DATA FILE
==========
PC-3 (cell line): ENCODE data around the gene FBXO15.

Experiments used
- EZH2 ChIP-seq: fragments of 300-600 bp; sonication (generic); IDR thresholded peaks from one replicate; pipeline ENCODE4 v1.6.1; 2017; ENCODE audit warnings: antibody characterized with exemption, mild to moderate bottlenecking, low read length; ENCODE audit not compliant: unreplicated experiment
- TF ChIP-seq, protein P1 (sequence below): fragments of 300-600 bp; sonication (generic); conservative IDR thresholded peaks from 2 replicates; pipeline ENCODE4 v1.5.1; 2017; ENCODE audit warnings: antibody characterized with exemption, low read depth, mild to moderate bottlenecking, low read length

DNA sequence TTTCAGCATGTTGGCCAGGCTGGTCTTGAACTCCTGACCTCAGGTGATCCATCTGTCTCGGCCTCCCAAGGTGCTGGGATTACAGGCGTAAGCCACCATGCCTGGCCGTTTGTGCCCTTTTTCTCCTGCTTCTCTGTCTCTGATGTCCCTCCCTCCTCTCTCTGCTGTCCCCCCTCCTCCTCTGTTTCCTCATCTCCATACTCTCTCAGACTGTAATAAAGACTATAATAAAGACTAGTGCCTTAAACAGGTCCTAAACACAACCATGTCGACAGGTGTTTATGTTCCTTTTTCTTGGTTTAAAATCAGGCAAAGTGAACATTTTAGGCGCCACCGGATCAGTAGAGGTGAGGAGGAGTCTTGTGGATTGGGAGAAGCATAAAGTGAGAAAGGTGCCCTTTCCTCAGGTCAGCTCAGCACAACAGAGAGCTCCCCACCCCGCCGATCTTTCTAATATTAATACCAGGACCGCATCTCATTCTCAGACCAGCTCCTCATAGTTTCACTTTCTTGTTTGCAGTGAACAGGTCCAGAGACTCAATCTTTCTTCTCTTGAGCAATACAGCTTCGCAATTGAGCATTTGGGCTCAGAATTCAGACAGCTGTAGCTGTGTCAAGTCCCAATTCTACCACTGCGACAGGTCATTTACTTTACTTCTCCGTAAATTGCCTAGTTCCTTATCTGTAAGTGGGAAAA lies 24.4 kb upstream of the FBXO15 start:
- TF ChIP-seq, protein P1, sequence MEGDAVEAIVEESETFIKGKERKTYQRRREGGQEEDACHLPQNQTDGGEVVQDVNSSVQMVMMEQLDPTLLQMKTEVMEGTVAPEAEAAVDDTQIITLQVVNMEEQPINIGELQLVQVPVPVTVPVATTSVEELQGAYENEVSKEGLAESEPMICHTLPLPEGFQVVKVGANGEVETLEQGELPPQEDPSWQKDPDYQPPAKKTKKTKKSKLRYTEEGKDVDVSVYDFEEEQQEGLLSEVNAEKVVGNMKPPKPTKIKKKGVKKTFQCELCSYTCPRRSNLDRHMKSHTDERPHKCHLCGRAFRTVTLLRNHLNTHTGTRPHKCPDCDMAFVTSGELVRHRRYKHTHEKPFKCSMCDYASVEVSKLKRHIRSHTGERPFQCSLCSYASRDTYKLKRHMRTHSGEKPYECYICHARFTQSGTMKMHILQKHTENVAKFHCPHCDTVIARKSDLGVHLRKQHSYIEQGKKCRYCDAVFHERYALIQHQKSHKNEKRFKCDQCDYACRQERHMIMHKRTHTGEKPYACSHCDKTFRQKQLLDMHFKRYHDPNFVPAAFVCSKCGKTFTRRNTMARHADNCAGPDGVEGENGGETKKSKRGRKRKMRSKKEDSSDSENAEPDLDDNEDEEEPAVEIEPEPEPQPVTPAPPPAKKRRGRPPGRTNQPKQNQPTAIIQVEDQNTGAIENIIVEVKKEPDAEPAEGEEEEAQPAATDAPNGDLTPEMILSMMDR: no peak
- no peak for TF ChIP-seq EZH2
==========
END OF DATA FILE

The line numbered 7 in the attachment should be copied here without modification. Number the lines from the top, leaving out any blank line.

- no peak for TF ChIP-seq EZH2